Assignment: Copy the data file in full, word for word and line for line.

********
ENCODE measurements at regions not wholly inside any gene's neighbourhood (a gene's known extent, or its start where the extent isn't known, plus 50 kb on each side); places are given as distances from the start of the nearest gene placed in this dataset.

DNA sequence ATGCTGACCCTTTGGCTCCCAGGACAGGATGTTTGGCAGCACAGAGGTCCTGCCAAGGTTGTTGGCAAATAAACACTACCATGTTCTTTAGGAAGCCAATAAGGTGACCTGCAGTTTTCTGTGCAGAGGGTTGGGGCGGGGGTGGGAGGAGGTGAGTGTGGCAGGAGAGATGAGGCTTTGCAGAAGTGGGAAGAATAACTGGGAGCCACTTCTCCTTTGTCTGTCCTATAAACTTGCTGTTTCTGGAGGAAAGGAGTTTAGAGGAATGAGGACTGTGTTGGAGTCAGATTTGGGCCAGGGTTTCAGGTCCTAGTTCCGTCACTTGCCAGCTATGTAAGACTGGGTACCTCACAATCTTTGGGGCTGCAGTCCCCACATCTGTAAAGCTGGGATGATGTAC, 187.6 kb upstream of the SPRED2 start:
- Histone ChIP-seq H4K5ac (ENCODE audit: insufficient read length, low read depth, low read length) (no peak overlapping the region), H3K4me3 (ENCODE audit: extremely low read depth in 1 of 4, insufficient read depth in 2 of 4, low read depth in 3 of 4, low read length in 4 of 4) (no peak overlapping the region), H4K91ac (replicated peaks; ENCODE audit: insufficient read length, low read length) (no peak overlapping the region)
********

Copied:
ENCODE measurements at regions not wholly inside any gene's neighbourhood (a gene's known extent, or its start where the extent isn't known, plus 50 kb on each side); places are given as distances from the start of the nearest gene placed in this dataset.

DNA sequence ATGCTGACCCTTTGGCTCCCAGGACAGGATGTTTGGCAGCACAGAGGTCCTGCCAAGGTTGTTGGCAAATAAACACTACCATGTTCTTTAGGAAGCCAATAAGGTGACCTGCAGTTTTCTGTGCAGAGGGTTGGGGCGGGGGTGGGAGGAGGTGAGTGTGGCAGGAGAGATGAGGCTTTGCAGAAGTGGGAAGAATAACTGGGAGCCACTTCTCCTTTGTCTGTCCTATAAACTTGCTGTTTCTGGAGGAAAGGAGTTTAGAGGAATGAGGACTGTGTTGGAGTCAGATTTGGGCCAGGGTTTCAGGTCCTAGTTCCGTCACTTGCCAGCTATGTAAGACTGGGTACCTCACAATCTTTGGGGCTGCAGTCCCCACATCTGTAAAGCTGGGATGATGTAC, 187.6 kb upstream of the SPRED2 start:
- Histone ChIP-seq H4K5ac (ENCODE audit: insufficient read length, low read depth, low read length) (no peak overlapping the region), H3K4me3 (ENCODE audit: extremely low read depth in 1 of 4, insufficient read depth in 2 of 4, low read depth in 3 of 4, low read length in 4 of 4) (no peak overlapping the region), H4K91ac (replicated peaks; ENCODE audit: insufficient read length, low read length) (no peak overlapping the region)